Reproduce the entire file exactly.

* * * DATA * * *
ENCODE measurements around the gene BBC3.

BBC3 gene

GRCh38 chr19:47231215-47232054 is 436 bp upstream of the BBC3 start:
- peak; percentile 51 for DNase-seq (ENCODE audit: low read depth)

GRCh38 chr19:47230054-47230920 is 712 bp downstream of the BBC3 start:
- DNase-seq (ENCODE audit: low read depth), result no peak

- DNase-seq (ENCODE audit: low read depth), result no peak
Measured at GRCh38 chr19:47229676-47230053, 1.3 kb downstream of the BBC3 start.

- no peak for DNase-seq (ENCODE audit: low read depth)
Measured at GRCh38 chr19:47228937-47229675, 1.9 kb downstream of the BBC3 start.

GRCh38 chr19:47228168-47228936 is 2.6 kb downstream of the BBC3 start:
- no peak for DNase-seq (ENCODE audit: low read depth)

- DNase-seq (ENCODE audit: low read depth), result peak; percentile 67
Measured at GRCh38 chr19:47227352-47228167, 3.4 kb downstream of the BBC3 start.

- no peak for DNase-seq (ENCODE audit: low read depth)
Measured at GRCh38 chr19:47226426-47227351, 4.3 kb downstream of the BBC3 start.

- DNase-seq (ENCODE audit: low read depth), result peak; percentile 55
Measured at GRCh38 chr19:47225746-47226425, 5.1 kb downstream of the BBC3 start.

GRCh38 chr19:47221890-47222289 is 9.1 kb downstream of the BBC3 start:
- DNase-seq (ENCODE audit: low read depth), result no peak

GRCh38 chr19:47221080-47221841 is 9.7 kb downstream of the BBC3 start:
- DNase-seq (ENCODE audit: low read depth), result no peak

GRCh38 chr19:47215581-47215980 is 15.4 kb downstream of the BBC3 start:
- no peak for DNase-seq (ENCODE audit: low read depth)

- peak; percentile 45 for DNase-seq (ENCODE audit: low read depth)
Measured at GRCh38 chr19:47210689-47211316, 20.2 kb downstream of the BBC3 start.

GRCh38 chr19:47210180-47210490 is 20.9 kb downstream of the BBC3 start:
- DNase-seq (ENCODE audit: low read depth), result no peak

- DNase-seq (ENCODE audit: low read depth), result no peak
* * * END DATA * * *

ENCODE measurements around the gene BBC3.

BBC3 gene

GRCh38 chr19:47231215-47232054 is 436 bp upstream of the BBC3 start:
- peak; percentile 51 for DNase-seq (ENCODE audit: low read depth)

GRCh38 chr19:47230054-47230920 is 712 bp downstream of the BBC3 start:
- DNase-seq (ENCODE audit: low read depth), result no peak

- DNase-seq (ENCODE audit: low read depth), result no peak
Measured at GRCh38 chr19:47229676-47230053, 1.3 kb downstream of the BBC3 start.

- no peak for DNase-seq (ENCODE audit: low read depth)
Measured at GRCh38 chr19:47228937-47229675, 1.9 kb downstream of the BBC3 start.

GRCh38 chr19:47228168-47228936 is 2.6 kb downstream of the BBC3 start:
- no peak for DNase-seq (ENCODE audit: low read depth)

- DNase-seq (ENCODE audit: low read depth), result peak; percentile 67
Measured at GRCh38 chr19:47227352-47228167, 3.4 kb downstream of the BBC3 start.

- no peak for DNase-seq (ENCODE audit: low read depth)
Measured at GRCh38 chr19:47226426-47227351, 4.3 kb downstream of the BBC3 start.

- DNase-seq (ENCODE audit: low read depth), result peak; percentile 55
Measured at GRCh38 chr19:47225746-47226425, 5.1 kb downstream of the BBC3 start.

GRCh38 chr19:47221890-47222289 is 9.1 kb downstream of the BBC3 start:
- DNase-seq (ENCODE audit: low read depth), result no peak

GRCh38 chr19:47221080-47221841 is 9.7 kb downstream of the BBC3 start:
- DNase-seq (ENCODE audit: low read depth), result no peak

GRCh38 chr19:47215581-47215980 is 15.4 kb downstream of the BBC3 start:
- no peak for DNase-seq (ENCODE audit: low read depth)

- peak; percentile 45 for DNase-seq (ENCODE audit: low read depth)
Measured at GRCh38 chr19:47210689-47211316, 20.2 kb downstream of the BBC3 start.

GRCh38 chr19:47210180-47210490 is 20.9 kb downstream of the BBC3 start:
- DNase-seq (ENCODE audit: low read depth), result no peak

- DNase-seq (ENCODE audit: low read depth), result no peak